• Doctor
  • Urgent care service or mobile doctor

Preston Integrated Urgent Care Centre

Overall: Good read more about inspection ratings

Royal Preston Hospital Sharoe Green Lane, Fulwood, Preston, Lancashire, PR2 9HT (01772) 523018

Provided and run by:
GoToDoc Limited

All Inspections

27 April 2022

During a routine inspection

This service was previously rated as Good overall. (Previous inspection 10/ 2017- Good)

We carried out an unrated announced focused inspection at Preston Integrated Urgent Care Centre on 27 April 2022.

This was undertaken as part of a programme of activity by CQC which involved a coordinated approach to inspecting services across. We inspected this location using a focussed methodology to understand the patient experience in a place at that time and to check the provider was complying with the regulations under the Health and Social Care Act 2008.

We looked at three key questions of safe, effective and well-led but did not rate the service. We also collected evidence around access to the service in the responsive key question.

We undertook this inspection at the same time as CQC inspected a range of urgent and emergency care services in Lancashire and South Cumbria. To understand the experience of integrated urgent care centre providers and people who use the urgent and emergency care pathways, we asked a range of questions in relation to urgent and emergency care.

The responses we received have been used to inform and support system wide feedback. At this inspection we found:

• The service had good systems to manage risk so that safety incidents were less likely to happen. When they did happen, the service learned from them and improved their processes.

• The service had worked closely with their local partners to support asylum seekers in primary care with the service going above and beyond to help provide local support for one family in crisis.

• The service routinely reviewed the effectiveness and appropriateness of the care it provided. It ensured that care and treatment was delivered according to evidence- based guidelines with regular quality assurance audits undertaken.

• Staff involved and treated people with compassion, kindness, dignity and respect and we found incorporated the service values within their day to day job.

• Patients were able to access care and treatment from the service within an appropriate timescale for their needs with the service inline or above National and local targets.

• There was a strong focus on continuous learning and improvement at all levels of the organisation.

The areas where the provider should make improvements are:

• Review processes of documenting fridge temperatures to ensure documentation is always up to date.

Dr Rosie Benneyworth BM BS BMedSci MRCGP

Chief Inspector of Primary Medical Services and Integrated Care

12 October 2017

During a routine inspection

Letter from the Chief Inspector of General Practice

We carried out an announced comprehensive inspection at Preston Integrated Urgent Care Centre on 12 October 2017. Overall the service is rated as good.

Our key findings across all the areas we inspected were as follows:

  • There was an open and transparent approach to safety and a system in place for reporting and recording significant events. The service took every opportunity to identify areas for improvement.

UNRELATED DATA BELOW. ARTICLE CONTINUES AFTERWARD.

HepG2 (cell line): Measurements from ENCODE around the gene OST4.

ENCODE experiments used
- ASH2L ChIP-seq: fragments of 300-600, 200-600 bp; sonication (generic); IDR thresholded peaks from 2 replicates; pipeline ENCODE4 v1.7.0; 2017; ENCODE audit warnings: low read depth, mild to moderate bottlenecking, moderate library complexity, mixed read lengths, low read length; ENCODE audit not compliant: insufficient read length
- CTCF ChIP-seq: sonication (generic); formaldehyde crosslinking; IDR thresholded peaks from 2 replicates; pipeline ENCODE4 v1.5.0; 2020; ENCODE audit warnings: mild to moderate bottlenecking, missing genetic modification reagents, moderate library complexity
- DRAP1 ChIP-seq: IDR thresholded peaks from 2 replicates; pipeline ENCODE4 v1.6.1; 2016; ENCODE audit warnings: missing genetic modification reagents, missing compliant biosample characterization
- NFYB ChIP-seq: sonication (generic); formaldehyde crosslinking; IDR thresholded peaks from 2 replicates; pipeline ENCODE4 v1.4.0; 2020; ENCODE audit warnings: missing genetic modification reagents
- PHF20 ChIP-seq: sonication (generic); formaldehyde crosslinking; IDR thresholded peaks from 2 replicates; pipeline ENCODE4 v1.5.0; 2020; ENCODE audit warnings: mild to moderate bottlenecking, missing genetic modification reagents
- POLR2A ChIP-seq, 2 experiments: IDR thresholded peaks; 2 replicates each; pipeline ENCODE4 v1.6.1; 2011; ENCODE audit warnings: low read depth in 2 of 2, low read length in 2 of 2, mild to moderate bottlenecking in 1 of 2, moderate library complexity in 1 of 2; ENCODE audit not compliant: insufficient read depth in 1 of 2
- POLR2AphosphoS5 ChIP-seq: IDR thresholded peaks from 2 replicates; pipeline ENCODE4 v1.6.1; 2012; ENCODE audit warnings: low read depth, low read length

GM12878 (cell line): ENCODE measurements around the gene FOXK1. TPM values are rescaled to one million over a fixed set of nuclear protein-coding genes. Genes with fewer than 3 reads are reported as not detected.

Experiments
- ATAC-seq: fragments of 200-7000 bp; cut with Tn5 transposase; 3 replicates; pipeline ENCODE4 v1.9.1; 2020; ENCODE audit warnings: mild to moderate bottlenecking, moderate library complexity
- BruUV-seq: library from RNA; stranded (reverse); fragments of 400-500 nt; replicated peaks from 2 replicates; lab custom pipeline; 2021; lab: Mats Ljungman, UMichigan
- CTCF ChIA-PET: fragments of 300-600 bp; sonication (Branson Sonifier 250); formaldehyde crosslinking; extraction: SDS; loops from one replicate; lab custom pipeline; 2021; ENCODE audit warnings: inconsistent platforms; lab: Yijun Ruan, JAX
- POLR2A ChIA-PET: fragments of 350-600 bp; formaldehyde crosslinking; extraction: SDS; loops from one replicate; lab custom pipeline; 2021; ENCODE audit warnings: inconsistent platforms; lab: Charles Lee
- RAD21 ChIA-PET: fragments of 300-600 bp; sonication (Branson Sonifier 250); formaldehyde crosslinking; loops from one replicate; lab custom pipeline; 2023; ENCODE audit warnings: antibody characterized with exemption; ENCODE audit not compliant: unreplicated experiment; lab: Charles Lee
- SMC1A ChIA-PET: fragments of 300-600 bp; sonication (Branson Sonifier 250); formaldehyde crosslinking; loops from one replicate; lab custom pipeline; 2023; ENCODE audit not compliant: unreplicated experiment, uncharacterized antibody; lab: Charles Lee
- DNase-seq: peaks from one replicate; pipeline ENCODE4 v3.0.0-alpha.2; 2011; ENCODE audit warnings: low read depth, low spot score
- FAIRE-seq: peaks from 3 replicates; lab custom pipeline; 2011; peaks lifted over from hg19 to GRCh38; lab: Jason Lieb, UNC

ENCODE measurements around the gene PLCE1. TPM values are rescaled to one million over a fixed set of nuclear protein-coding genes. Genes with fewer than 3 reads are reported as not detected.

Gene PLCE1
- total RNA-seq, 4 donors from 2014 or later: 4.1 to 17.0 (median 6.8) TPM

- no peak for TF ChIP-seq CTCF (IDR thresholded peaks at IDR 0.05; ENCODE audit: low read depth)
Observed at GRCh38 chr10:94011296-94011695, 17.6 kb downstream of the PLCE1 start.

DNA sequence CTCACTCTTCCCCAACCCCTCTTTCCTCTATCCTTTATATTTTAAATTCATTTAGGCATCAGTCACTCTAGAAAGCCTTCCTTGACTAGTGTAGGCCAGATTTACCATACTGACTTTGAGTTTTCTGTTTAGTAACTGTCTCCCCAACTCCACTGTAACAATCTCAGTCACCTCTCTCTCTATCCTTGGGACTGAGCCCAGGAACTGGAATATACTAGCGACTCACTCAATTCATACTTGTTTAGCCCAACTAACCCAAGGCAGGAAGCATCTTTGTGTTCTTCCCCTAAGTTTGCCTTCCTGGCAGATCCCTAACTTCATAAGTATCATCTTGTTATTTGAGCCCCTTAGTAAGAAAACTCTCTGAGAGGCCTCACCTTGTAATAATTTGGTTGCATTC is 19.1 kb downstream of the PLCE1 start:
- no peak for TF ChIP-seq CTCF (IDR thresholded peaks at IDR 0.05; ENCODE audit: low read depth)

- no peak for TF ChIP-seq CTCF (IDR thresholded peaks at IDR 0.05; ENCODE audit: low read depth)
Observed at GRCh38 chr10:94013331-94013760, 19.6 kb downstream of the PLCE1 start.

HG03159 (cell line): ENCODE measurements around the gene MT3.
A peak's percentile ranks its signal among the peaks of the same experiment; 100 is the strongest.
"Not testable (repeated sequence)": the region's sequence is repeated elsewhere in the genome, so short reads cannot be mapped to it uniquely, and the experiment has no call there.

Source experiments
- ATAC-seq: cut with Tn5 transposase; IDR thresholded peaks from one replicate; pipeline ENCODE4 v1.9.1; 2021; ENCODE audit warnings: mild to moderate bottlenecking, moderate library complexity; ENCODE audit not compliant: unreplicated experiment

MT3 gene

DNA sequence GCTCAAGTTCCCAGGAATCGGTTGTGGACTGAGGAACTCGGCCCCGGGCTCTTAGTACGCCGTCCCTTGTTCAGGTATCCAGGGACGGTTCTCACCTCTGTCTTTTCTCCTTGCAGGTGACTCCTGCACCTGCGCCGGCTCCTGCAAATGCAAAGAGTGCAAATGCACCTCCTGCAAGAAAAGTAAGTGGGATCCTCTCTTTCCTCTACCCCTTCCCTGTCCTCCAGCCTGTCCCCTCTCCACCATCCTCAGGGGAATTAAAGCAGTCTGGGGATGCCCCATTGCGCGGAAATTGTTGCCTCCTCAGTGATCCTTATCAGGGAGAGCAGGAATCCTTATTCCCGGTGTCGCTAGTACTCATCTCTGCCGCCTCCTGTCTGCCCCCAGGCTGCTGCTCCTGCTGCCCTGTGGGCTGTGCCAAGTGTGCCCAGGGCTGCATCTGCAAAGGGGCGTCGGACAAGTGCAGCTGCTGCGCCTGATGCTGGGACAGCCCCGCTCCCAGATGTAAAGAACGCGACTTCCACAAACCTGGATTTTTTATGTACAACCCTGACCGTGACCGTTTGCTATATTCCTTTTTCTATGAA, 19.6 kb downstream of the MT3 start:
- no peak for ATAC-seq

• The service had clearly defined and embedded systems to minimise risks to patient safety. Risk assessment was integral to service delivery.
  • Staff were aware of current evidence based guidance. Staff had been trained to provide them with the skills and knowledge to deliver effective care and treatment. Staff training and development was well-supported by management.
  • Patients’ levels of satisfaction with the service were relatively high and the service used patient complaints and compliments to inform service developments.
  • Information about services and how to complain was available. Staff were encouraged to reflect on their practice in relation to complaints.
  • The provider was proactive in seeking patient and staff feedback and used surveys and “listening days” to learn how services could be improved. The patient journey was central to shaping services.
  • The service had good facilities, although limited in space, and was well equipped to treat patients and meet their needs. A premises re-development was planned starting November 2017.
  • There was a clear leadership structure and staff felt supported by management. Governance systems and processes were embedded and shared with other providers where appropriate. Service development was planned together with other services and tailored to the local health economy.
  • The provider was aware of the requirements of the duty of candour. Examples we reviewed showed the service complied with these requirements.
  • The leadership drove continuous improvement and staff were accountable for delivering change.

We saw two areas of outstanding practice:

  • Patients’ individual needs and preferences were central to the planning and delivery of the service. For example, the service had worked with deaf expert patients to help understand the needs of those patients following a patient complaint. They designed their own patient leaflets to explain the services that they offered and to give patients health information.
  • The service offered all staff a chance every year to bid for innovations that would benefit the organisation or the local community. We saw evidence of where this fund had been invested over the three years previously.

Professor Steve Field (CBE FRCP FFPH FRCGP) 

Chief Inspector of General Practice